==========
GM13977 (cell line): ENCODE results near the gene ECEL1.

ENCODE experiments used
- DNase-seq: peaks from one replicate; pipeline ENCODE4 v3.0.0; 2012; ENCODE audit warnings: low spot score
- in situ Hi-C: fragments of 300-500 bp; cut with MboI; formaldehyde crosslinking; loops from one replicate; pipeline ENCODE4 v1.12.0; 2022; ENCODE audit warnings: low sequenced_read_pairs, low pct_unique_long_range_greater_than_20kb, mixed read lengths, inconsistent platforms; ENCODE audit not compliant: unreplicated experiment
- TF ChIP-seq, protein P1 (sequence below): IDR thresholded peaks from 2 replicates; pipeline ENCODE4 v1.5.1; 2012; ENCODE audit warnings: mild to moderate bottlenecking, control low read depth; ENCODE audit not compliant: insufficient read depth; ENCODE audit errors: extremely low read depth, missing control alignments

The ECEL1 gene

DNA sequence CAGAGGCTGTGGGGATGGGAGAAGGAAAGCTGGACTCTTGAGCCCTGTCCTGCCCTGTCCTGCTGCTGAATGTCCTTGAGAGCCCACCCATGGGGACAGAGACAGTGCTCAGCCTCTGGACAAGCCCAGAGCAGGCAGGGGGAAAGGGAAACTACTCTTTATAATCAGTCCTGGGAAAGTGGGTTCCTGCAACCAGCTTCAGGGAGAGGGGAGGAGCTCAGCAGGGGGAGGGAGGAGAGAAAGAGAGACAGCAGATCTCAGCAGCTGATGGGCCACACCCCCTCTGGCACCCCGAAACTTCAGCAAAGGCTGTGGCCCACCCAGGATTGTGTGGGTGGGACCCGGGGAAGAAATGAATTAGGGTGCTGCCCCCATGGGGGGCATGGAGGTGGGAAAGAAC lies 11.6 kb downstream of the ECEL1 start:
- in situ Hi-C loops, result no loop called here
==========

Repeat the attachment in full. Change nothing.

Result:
GM13977 (cell line): ENCODE results near the gene ECEL1.

ENCODE experiments used
- DNase-seq: peaks from one replicate; pipeline ENCODE4 v3.0.0; 2012; ENCODE audit warnings: low spot score
- in situ Hi-C: fragments of 300-500 bp; cut with MboI; formaldehyde crosslinking; loops from one replicate; pipeline ENCODE4 v1.12.0; 2022; ENCODE audit warnings: low sequenced_read_pairs, low pct_unique_long_range_greater_than_20kb, mixed read lengths, inconsistent platforms; ENCODE audit not compliant: unreplicated experiment
- TF ChIP-seq, protein P1 (sequence below): IDR thresholded peaks from 2 replicates; pipeline ENCODE4 v1.5.1; 2012; ENCODE audit warnings: mild to moderate bottlenecking, control low read depth; ENCODE audit not compliant: insufficient read depth; ENCODE audit errors: extremely low read depth, missing control alignments

The ECEL1 gene

DNA sequence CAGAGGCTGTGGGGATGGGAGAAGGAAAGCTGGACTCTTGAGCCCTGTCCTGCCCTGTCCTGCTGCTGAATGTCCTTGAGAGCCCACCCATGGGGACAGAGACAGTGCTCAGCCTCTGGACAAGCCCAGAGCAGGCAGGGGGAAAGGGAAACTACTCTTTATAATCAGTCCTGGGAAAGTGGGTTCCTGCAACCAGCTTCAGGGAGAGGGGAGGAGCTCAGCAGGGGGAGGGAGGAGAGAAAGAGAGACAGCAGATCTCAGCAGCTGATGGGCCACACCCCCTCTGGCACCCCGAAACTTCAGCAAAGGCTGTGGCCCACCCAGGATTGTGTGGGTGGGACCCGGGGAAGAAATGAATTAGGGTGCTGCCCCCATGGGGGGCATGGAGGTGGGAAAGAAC lies 11.6 kb downstream of the ECEL1 start:
- in situ Hi-C loops, result no loop called here